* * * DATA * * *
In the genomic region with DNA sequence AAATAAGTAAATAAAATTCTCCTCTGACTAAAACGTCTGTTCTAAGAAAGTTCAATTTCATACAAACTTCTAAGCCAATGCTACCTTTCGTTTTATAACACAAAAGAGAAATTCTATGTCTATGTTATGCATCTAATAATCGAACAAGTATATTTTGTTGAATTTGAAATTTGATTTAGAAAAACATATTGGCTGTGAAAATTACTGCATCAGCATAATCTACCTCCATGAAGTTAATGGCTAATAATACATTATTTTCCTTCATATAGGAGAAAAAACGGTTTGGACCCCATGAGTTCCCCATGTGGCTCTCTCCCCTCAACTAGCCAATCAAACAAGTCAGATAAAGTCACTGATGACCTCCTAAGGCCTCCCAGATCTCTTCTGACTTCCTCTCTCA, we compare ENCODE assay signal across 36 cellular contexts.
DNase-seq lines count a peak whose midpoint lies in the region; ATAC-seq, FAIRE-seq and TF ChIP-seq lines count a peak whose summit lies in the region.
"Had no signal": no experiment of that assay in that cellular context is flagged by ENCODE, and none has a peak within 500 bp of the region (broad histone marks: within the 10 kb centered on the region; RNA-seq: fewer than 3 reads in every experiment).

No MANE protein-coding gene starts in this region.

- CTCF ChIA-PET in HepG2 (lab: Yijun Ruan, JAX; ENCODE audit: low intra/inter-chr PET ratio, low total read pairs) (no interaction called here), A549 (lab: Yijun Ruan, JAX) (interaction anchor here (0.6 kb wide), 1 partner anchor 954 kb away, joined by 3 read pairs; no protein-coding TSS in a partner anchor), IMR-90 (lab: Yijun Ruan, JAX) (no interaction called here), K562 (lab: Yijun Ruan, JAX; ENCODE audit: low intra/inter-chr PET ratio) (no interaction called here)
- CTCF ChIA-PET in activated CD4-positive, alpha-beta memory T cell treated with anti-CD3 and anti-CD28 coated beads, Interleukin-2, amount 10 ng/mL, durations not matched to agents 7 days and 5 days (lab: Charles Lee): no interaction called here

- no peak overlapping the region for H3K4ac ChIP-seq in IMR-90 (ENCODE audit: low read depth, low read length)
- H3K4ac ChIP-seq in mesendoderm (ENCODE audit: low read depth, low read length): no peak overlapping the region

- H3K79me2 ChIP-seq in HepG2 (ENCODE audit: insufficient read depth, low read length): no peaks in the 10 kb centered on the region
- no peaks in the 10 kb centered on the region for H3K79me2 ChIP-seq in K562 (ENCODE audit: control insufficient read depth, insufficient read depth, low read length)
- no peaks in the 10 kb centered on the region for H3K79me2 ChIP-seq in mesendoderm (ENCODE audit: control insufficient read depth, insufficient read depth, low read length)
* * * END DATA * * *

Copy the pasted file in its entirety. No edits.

In the genomic region with DNA sequence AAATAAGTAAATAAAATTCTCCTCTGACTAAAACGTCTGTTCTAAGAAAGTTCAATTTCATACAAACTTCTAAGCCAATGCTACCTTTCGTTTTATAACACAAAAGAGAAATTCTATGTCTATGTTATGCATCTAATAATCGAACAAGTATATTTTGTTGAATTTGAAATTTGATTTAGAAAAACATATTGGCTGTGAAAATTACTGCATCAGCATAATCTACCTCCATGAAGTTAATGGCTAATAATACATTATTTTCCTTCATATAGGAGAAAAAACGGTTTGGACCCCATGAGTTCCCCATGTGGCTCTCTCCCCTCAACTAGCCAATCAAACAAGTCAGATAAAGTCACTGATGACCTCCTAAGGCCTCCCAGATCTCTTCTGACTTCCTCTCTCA, we compare ENCODE assay signal across 36 cellular contexts.
DNase-seq lines count a peak whose midpoint lies in the region; ATAC-seq, FAIRE-seq and TF ChIP-seq lines count a peak whose summit lies in the region.
"Had no signal": no experiment of that assay in that cellular context is flagged by ENCODE, and none has a peak within 500 bp of the region (broad histone marks: within the 10 kb centered on the region; RNA-seq: fewer than 3 reads in every experiment).

No MANE protein-coding gene starts in this region.

- CTCF ChIA-PET in HepG2 (lab: Yijun Ruan, JAX; ENCODE audit: low intra/inter-chr PET ratio, low total read pairs) (no interaction called here), A549 (lab: Yijun Ruan, JAX) (interaction anchor here (0.6 kb wide), 1 partner anchor 954 kb away, joined by 3 read pairs; no protein-coding TSS in a partner anchor), IMR-90 (lab: Yijun Ruan, JAX) (no interaction called here), K562 (lab: Yijun Ruan, JAX; ENCODE audit: low intra/inter-chr PET ratio) (no interaction called here)
- CTCF ChIA-PET in activated CD4-positive, alpha-beta memory T cell treated with anti-CD3 and anti-CD28 coated beads, Interleukin-2, amount 10 ng/mL, durations not matched to agents 7 days and 5 days (lab: Charles Lee): no interaction called here

- no peak overlapping the region for H3K4ac ChIP-seq in IMR-90 (ENCODE audit: low read depth, low read length)
- H3K4ac ChIP-seq in mesendoderm (ENCODE audit: low read depth, low read length): no peak overlapping the region

- H3K79me2 ChIP-seq in HepG2 (ENCODE audit: insufficient read depth, low read length): no peaks in the 10 kb centered on the region
- no peaks in the 10 kb centered on the region for H3K79me2 ChIP-seq in K562 (ENCODE audit: control insufficient read depth, insufficient read depth, low read length)
- no peaks in the 10 kb centered on the region for H3K79me2 ChIP-seq in mesendoderm (ENCODE audit: control insufficient read depth, insufficient read depth, low read length)